Citizens vent zoning frustrations

By Julie Fann
star staff
jfann@starhq.com
Prior to voting on county-wide zoning, the public was invited to the Carter County Commission meeting for a public hearing on the matter. Citizens packed into the courtroom, patiently waiting their turn to speak.
Citizens from the 1st District began the hearing to voice opinions on a motion made to rescind zoning in Stoney Creek.
Retired Marine Corps Maj. Freddie Taylor, addressed the full commission first and repeated opinions he voiced during a public forum at Unaka Elementary School. "Every time we have this debate I have asked and I still have yet to have someone come forward and provide an argument to why they are against zoning, citing some problems they have with the zoning that we have passed."
He added, "To this date, unless Chris can correct me, we still have not had anyone come forward and provide some justification and some complaint that zoning our district has caused. We live in a democracy. Yes we do. We also live in a constitutional republic. You as commissioners are elected by the people to represent them, yes, but to do what is in the best interest of this county."
Lewis Taylor disagreed with zoning in Stoney Creek and supported removing it. He said, "I have been against zoning because it takes some the rights away from us. This is just the beginning of you taking more of our rights away from us and pretty soon we're going to be in trouble. They haven't said what zoning is going to cost us."
Roger Rice said, "I moved to Elizabethton in 1958. I left here in '64 and came back 12 years ago. In the time I was gone, I was able to be president of four corporations, two of which I owned myself."
Rice spoke of his experience in locating his businesses. "What I have here today I would have got up and walked out the door and not even listened to it. All I have heard here today is arguing about what we are going to do about rezoning something and how we are going to do it. Not what is best for the county. Not what is best for the people and not what will produce more jobs," added Rice.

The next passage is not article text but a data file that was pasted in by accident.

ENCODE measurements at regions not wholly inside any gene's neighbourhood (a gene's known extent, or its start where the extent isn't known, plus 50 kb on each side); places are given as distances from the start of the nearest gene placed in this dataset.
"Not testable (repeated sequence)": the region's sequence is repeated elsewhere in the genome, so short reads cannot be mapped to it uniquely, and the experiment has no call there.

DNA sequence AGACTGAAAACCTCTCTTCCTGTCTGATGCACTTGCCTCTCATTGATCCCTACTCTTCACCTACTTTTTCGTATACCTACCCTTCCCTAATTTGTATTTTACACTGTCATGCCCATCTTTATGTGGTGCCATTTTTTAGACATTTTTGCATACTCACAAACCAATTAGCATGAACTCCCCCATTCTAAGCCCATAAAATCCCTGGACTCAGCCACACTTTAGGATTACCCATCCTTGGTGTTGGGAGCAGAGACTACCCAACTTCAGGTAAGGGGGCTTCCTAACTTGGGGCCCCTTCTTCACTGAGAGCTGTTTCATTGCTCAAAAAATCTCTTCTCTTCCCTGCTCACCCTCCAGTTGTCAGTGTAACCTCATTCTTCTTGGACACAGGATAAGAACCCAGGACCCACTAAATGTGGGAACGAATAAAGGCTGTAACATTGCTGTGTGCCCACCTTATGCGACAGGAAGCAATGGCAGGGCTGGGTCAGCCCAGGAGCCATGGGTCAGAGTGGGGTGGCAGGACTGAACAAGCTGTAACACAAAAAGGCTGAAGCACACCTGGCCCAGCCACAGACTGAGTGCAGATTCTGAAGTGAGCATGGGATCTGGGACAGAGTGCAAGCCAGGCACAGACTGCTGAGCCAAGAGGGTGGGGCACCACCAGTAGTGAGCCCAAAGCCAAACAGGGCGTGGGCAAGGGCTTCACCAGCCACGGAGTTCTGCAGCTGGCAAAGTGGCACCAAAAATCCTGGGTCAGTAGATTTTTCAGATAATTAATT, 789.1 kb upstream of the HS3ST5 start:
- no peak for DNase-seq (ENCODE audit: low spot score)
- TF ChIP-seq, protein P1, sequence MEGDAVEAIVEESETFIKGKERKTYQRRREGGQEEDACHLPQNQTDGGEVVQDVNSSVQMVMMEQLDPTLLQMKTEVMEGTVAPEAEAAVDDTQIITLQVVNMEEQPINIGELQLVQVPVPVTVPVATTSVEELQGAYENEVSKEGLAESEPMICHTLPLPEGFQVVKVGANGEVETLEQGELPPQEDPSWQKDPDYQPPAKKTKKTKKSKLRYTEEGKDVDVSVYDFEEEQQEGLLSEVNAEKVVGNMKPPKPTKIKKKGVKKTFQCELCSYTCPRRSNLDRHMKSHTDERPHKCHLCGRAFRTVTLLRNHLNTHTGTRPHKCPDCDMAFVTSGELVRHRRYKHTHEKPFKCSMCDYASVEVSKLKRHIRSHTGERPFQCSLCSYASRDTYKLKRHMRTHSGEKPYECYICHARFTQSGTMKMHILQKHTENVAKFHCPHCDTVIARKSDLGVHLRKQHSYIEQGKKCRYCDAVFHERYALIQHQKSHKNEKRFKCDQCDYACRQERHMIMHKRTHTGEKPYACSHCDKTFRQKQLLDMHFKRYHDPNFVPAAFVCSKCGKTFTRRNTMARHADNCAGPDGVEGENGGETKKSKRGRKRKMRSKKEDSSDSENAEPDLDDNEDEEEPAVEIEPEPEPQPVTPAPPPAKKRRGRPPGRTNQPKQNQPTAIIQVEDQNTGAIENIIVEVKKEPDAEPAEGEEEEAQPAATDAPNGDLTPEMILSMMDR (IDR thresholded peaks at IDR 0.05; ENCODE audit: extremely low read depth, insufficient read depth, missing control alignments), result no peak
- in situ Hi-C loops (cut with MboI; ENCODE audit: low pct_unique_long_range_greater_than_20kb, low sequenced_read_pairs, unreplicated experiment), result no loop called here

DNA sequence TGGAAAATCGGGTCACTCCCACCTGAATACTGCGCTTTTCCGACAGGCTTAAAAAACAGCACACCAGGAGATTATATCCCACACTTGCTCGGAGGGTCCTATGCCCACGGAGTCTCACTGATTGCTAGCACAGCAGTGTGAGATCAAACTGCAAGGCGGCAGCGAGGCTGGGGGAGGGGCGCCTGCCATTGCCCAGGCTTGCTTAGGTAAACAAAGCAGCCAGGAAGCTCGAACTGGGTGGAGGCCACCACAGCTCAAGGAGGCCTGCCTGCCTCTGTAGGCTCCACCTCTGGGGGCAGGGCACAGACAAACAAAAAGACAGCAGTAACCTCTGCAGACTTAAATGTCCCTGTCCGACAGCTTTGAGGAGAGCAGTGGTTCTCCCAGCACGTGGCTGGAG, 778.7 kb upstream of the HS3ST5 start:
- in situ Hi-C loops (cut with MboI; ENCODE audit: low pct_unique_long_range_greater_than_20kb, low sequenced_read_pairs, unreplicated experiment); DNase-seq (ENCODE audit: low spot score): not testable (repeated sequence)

The commission voted 10-12-1 to remove zoning from Stoney Creek later in the meeting. The motion failed because a two-third majority vote was needed to adopt it.
The next public hearing involved adding zoning to Districts 2, 4 and 6 to complete county-wide zoning.
Nancy Brown spoke against zoning, saying she attended both public forums at Cloudland Elementary and Hampton Elementary Schools and believes the public needs more education about the topic. She also said wealth is a key factor in making sure certain ordinances are adopted. "If you ain't got money, then your vote don't count. And that's how I feel. There is no sense in this. When we vote somebody in, they ought to stick behind us."
One man disagreed with how he found out about zoning because he said he didn't receive adequate notice. Mike Murray stated, "The reason a lot of people are upset about this is that we feel that we have been blind-sided. These kinds of things have a tendency to divide people. All of a sudden, it's 'you live in that neighborhood and we live in this neighborhood', and before you know it, people who have been good neighbors and friends for years can be enemies, and that is a great tragedy."
Maxi Jones Guthrie argued in favor of zoning because she felt she needed more protection. "There are the best people in the world living in Roan Mountain. But the only thing is that we do have to have some protection. The only time you can prevent anything is before it happens. Once it happens you cannot prevent it."
Darrell Harmon said, "Who put you into office? We're the ones who will put you out in the future if you don't do what the people says, and if you don't carry the majority of the vote, then you won't carry it the next time either.
"I think that all the people who wants the industry that's fine, but you do not have to have it zoned to get industry. Carter County has some of the best people in the world until you get them mad. Now when you get 'em mad it could be a different situation. But I say leave the people alone and let them control their own property."
After the public hearing, the commission voted 15-8 to add zoning to Districts 2, 4 and 6.